Pink Housecoat

At some point this spring I need to put the pink fleece housecoat away.

Do you use the term housecoat? I do, although I have been known to shift between that word and robe. Bathrobe, I suppose is the more specific term, as robe on its own feels too formal. It calls to mind graduations and courthouses, lawyers and judges. Robes of honour. Housecoat is, to me, the more serviceable kind of term, a coat you wear over your house clothes, or your night clothes. It makes sense.

I have friends who use the term dressing gown, too, and while I know what they mean, (they literally mean a housecoat) the dressing gown image always makes me think of old Hollywood. Women in satin, lace, and velvet and men in tapestry or brocade.

I guess it’s all a matter of where you live, where you grew up, and who you grew up with. My dressing gown friends have predominantly English lineage, while those who prefer the term bathrobe are more staunchly Canadian or American.

Housecoat falls somewhere in between, perhaps, and since that is the term I grew up with, that is the term I will use throughout.

At any rate, whatever you call it, at some point I need to put it away for the season.

The housecoat is made of heavy fleece. Two patch pockets, inner ties—also fleece—and a belt of, you guessed it, fleece. It reaches nearly to my ankles and I always think of how my mother said they’d expected more from me. In the height department, that is. In every other way I was fine, I guess. Just shorter than expected. She blamed my dad’s side.

The housecoat is pink. Not a colour I typically wear, but it is one that suits me, suits my complexion. When John and I were planning our wedding I had insisted I wanted an ivory dress, feeling that was much more sophisticated than white, the result of watching too many Edwardian dramas on PBS growing up, perhaps. There was a lot of ivory in Brideshead Revisited if I recall. Truth be told I really wanted to get married in a red dress, but there are things you sometimes will sacrifice for the greater good and less drama. At least I do. Or rather did. In 1995. My mother tsk-tsked at my choice of ivory, insisting that I should wear white. And, to prove it to me, she took me to “Get My Colours Done” which was a real thing in the 1990s, in case you’ve heard this phrase before and wondered what in the actual hell that meant. Indulge me while I elaborate.

These “Colours” places were rampant. I think they started out as home parties (like Tupperware and Aloette) and eventually moved to brick and mortar shops in malls and sometimes in hair salons or spas. It worked kind of like this: you would go to one of these places and sit in front of a well-lit mirror. Ideally (again, it was more than 25 years ago, memory may not serve) you went without makeup so your actual skin tone would be truly visible, and a woman would drape various coloured scarves around your neck and hold them up to your face. She would then tell you what “season” you are (seriously!) and what colours you should be wearing to reflect that season.

When my mother and I went, she informed the woman draping the scarves that I had chosen ivory as my wedding dress colour and the two of them had a good laugh. Then she placed an ivory scarf under my chin and remarked something along the lines of “Look how sallow!” When she held up the white one, I had to agree it did look better.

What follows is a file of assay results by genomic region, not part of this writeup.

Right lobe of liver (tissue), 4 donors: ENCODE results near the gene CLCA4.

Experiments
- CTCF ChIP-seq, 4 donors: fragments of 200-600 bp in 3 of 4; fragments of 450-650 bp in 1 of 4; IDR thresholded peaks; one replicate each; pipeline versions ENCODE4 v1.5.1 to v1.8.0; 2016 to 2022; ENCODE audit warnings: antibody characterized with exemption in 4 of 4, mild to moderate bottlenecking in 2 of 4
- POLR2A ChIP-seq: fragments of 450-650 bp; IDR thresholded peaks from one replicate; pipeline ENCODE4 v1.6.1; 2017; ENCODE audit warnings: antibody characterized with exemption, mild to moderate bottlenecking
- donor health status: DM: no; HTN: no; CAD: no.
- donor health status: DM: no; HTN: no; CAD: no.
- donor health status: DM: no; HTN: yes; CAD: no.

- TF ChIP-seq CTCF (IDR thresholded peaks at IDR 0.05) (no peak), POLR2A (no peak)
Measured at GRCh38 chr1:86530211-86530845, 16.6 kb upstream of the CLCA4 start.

I probably still have the little wallet of colour swatches that was part of the fee for the scarf draping. You were supposed to carry it in your purse as a reference for when you’re shopping for clothes and accessories. There were guidelines for jewelry as well! And frames for glasses! The place I went to also had a line of makeup that you could be guaranteed would be perfect for people of your season. I remember being skeptical, but I did buy a lipstick that I wore every single day—including my wedding day—and I think I cried when I went back to the mall and the place was gone. RIP shade #495, we hardly knew ye. I don’t think these places exist anymore, although maybe they do, but they certainly fall into the deep, deep archives of my brain known as “Now That’s What I Call The 90s!”

And because you’re probably dying to know, I am a winter.

But the pink housecoat. I put it away every year around this time and it’s always hard. But eventually I will be wearing it and find myself sweating in the early spring warmth, the early spring damp. Between that and an ill-timed (are there well-timed?) hot flash, I begin to resent the pink fleece housecoat, and so I put it in the laundry. But once it’s washed and fluffed, I hesitate. I let it hang on its hook for a few days. And then, ultimately I pack it away.

I bought the pink fleece housecoat for my mother the year before she died. When I’d asked her what she would like for Christmas she told me she needed a new housecoat. Practical to a fault. So I delivered, but I made sure it was pretty. Serviceable, yes. Warm. With pockets (for tissues, her reading glasses, the lemon drops she liked to have on hand) but also with a lovely stylized rose print stamped into the fleece, and the perfect shade of pink. Not too pale, not too dark. It’s the pink of winter cheeks, of peonies. And yes, of roses. It brought out the blue of her eyes, the roses in her cheeks. It fit her perfectly, too—not too long, not too short. It was truly the perfect housecoat for winter. She loved it.